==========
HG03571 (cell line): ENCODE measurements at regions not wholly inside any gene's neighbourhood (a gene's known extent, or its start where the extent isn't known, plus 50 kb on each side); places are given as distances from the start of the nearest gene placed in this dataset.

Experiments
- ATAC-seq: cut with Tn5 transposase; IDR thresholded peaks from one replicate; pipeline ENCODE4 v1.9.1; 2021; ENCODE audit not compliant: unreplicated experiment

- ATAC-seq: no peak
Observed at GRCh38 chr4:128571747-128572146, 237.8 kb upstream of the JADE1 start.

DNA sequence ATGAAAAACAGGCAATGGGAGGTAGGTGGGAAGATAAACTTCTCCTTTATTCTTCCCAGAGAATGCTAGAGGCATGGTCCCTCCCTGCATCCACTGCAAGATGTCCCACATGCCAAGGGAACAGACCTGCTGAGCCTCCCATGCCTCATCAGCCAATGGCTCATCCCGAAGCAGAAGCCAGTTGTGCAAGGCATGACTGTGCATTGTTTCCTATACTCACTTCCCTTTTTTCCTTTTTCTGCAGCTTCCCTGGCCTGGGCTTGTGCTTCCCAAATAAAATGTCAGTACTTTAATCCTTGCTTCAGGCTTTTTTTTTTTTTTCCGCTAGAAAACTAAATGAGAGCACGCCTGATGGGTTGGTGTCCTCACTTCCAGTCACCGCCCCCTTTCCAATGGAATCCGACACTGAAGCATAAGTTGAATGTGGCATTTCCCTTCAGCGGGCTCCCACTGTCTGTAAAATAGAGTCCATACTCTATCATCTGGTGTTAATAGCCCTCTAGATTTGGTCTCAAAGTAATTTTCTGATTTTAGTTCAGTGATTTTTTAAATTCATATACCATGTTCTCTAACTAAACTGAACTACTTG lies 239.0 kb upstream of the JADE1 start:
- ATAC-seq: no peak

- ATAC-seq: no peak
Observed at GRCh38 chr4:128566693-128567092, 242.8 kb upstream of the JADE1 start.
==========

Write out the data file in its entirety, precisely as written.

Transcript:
HG03571 (cell line): ENCODE measurements at regions not wholly inside any gene's neighbourhood (a gene's known extent, or its start where the extent isn't known, plus 50 kb on each side); places are given as distances from the start of the nearest gene placed in this dataset.

Experiments
- ATAC-seq: cut with Tn5 transposase; IDR thresholded peaks from one replicate; pipeline ENCODE4 v1.9.1; 2021; ENCODE audit not compliant: unreplicated experiment

- ATAC-seq: no peak
Observed at GRCh38 chr4:128571747-128572146, 237.8 kb upstream of the JADE1 start.

DNA sequence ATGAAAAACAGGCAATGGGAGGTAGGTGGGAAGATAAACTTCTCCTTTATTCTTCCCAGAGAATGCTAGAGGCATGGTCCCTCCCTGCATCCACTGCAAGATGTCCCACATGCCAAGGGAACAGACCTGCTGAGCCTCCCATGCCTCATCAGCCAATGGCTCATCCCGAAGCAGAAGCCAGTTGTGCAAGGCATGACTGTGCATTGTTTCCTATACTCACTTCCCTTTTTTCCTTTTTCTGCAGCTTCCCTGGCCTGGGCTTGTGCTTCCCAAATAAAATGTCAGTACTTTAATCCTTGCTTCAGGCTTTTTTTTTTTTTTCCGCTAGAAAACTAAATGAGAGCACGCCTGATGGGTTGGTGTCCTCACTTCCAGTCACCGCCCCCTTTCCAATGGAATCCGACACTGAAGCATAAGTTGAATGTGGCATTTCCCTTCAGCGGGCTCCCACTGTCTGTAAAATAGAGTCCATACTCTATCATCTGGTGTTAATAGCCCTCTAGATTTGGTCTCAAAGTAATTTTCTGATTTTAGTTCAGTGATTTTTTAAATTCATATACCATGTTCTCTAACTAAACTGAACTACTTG lies 239.0 kb upstream of the JADE1 start:
- ATAC-seq: no peak

- ATAC-seq: no peak
Observed at GRCh38 chr4:128566693-128567092, 242.8 kb upstream of the JADE1 start.